World Nomads offers some value. But, there’s a reason it’s inexpensive. They don’t offer comprehensive coverage in all situations and they won’t solve all of your problems. It’s better than nothing, but it might not be all you’d hoped for in the event of a major loss.

Here’s what we’re doing instead (and it’s not inexpensive because we want to cover these risks and are willing to pay for that benefit) -

Health Insurance - we have a Blue Cross Blue Shield policy that provides for treatment anywhere in the world. They will reimburse most of the cost whether we’re in the US or in some other country. Healthcare can be really inexpensive in some countries, but it can be very expensive elsewhere. The US is not the only expensive country for treatment. The policy has no lifetime limit (many expat or non-US heath policies have lifetime limits and pre-existing condition limitations).

Evacuation Insurance - we’re using MedJet now. We’re going to switch to Global Rescue or Ripcord shortly when our MedJet policy expires. There are issues with renewing MedJet if you’re continuing to travel after your first year of coverage expires.

Property Loss/Liability - we’re paying for renters insurance. We don’t rent or own a home but our policy covers our personal possessions, damage to the place we’re renting and liability. We’ve got minimal coverage for property loss because we don’t own much property. We’ve got a few valuable items in storage and they are covered by a separate personal articles policy. What about liability for injury to others? Our renters insurance covers us for non-automobile liability up to a certain limit. If we harm someone we are covered for their claim against us for their loss.

Excess Liability - we have added liability to cover any injury we cause that exceeds the limits of our renters insurance and auto insurance so that we’re covered in the event of causing a catastrophic loss. This policy is commonly referred to as an “umbrella policy”.

Automobile (inside US) - we don’t own a vehicle so we have a non-owners auto policy that covers us for property damage and liability up to the limit where our umbrella coverage kicks in. This policy covers us for property damage to others, damage to the vehicle we’re driving and liability to others for claims beyond property damage. The auto coverage does not cover us outside of the US. It costs us about $24 a year. Our non-owners policy is through USAA (and many state, non-discrimination in auto-insurance laws, allow non-USAA members to buy from USAA). I have read that GEICO, Progressive, and Allied Insurance also offer non-owner policies.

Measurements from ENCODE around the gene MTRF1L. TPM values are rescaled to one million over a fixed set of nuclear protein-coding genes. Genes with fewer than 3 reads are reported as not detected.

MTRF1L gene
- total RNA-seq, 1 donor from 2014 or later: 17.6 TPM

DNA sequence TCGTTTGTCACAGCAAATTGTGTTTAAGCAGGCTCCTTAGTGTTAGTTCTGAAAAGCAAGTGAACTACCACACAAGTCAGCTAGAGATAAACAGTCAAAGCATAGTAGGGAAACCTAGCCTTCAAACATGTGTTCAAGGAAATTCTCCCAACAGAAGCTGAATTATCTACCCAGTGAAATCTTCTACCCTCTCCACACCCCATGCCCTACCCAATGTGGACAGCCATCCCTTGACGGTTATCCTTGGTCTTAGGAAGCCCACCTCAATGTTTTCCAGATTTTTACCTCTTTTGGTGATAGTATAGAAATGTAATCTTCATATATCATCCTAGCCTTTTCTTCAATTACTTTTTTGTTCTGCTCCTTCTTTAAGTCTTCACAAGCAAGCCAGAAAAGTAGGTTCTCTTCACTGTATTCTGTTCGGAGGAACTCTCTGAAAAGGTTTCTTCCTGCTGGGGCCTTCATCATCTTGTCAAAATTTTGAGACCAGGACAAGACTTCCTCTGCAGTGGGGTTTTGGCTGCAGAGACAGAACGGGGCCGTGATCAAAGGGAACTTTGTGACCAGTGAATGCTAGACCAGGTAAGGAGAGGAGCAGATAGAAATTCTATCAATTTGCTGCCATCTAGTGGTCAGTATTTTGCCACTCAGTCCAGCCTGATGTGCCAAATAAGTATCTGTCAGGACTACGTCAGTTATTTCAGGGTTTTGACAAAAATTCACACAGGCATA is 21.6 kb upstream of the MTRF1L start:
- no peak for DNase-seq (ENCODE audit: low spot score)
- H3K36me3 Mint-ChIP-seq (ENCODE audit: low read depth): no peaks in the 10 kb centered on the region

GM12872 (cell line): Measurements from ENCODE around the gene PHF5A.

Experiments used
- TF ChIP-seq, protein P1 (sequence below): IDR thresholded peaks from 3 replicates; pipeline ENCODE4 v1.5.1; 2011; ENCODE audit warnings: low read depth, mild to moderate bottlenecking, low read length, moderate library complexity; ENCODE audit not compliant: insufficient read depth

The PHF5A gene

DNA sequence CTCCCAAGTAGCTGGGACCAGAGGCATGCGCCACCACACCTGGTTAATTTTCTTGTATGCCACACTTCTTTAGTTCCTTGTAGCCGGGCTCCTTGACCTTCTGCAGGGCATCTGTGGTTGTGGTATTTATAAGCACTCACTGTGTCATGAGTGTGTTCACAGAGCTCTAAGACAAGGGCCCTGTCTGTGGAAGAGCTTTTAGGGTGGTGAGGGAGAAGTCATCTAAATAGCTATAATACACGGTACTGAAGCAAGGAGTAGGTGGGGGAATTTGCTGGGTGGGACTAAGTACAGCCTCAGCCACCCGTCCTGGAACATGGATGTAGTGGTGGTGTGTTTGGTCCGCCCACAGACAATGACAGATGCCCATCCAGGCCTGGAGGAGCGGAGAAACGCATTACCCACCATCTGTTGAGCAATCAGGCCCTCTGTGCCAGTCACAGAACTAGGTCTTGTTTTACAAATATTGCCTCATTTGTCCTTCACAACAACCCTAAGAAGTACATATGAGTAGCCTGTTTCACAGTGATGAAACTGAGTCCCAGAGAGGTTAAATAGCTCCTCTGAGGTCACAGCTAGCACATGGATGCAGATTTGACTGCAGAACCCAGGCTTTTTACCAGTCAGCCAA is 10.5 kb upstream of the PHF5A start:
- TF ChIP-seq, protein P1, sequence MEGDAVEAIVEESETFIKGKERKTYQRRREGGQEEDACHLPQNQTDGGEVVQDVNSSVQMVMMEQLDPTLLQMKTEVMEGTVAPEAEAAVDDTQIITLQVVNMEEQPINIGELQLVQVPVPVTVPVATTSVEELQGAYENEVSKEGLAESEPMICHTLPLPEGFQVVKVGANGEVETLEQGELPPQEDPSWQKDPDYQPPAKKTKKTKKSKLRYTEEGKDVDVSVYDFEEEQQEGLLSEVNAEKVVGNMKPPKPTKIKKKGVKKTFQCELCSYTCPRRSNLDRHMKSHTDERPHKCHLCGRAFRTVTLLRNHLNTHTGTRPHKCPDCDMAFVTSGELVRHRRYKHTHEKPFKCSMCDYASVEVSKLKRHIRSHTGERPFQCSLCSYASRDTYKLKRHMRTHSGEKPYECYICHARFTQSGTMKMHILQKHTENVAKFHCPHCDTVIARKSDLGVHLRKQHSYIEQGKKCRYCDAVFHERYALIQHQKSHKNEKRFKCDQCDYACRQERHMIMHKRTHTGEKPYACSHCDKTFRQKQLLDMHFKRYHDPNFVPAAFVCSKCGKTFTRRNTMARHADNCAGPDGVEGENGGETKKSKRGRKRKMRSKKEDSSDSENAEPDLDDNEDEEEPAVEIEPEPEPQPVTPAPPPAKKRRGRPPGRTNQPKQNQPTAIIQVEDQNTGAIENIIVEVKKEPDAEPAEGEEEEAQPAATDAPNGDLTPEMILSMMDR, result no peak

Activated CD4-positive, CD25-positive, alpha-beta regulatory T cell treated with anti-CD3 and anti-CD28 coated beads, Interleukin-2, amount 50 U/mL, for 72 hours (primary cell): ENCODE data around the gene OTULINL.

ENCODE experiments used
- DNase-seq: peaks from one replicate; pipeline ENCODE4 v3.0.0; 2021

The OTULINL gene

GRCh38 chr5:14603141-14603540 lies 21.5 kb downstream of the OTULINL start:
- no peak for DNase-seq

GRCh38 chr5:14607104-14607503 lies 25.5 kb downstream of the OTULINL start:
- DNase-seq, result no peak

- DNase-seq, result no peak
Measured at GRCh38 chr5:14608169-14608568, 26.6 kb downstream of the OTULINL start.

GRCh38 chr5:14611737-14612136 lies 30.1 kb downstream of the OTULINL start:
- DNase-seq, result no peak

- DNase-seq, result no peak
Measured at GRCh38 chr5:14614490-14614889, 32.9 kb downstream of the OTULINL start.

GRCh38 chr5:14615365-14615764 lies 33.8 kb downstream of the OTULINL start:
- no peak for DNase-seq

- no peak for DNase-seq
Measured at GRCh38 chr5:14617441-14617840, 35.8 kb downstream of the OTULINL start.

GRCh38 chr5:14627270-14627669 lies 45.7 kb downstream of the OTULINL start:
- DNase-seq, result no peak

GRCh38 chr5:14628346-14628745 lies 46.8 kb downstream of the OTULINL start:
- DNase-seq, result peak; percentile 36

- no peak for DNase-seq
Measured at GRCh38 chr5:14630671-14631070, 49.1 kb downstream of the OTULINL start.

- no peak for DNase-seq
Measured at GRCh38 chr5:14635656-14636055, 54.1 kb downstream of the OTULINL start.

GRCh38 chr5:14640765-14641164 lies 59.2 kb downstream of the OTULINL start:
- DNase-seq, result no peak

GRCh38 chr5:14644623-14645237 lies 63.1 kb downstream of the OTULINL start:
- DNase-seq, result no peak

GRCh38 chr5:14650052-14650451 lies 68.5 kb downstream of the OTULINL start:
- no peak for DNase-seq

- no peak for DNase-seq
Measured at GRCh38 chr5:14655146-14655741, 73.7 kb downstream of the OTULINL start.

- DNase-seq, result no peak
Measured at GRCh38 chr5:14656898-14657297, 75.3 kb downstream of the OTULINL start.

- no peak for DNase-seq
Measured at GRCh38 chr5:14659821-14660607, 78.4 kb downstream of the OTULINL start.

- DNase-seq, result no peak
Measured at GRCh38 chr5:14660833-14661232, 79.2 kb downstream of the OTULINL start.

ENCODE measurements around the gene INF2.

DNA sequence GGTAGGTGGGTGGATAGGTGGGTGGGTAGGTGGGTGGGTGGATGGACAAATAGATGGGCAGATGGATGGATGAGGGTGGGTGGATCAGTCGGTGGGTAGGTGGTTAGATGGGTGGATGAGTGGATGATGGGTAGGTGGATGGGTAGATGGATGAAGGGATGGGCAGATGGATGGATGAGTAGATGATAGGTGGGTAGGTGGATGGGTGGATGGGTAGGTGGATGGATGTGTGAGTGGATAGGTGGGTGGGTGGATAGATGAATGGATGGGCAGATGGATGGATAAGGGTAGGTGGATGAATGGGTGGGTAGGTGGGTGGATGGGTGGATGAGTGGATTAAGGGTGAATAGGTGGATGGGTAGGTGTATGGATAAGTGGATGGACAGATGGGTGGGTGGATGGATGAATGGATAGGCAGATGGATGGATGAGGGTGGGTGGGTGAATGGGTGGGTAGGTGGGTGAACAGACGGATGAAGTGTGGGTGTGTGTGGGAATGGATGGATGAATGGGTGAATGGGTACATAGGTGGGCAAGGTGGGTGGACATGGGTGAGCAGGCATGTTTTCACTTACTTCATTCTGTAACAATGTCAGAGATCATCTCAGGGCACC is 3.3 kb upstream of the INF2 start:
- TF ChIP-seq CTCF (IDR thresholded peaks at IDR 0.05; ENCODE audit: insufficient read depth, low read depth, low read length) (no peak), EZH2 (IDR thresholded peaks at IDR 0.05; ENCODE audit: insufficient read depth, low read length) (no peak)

Automobile Property Damage (outside US) - we have coverage from our credit card if we’re renting the vehicle. Be careful to read the policy. Our policy limits us to 30 day rentals and there are limits on certain countries, types of vehicles and total damages.

Automobile Liability (outside US) - this is not covered by our auto coverage and thus we have a gap in coverage here. This is resolved by mandatory or included coverage for rental cars in some countries. If the coverage is not included automatically by the rental agency there is often a supplemental policy you can purchase. Interestingly, all US states require the rental car companies to provide the minimum level of liability coverage mandated by state law.

I hope that helps you figure it out. Buying coverage is a personal choice and requires thinking through and predicting the likelihood of a claim. It’s tricky and you can’t be certain you’re doing the right thing until after the fact. There are no perfect answers in these situations.

Good luck and enjoy your travels. Maybe we’ll cross paths on the road.


Look at DAN for evac insurance, assuming you just mean for medical evac and just want to get to the best close hospital, not back to the USA. It’s like $50 a year.

Are you using something like WorldNomads + DAN and that’s it, or anything else?
What other insurance combinations do DNs have here?
Are most DNs here generally expecting to be lifted back to your home country in a medical emergency and have health insurance there, just in case?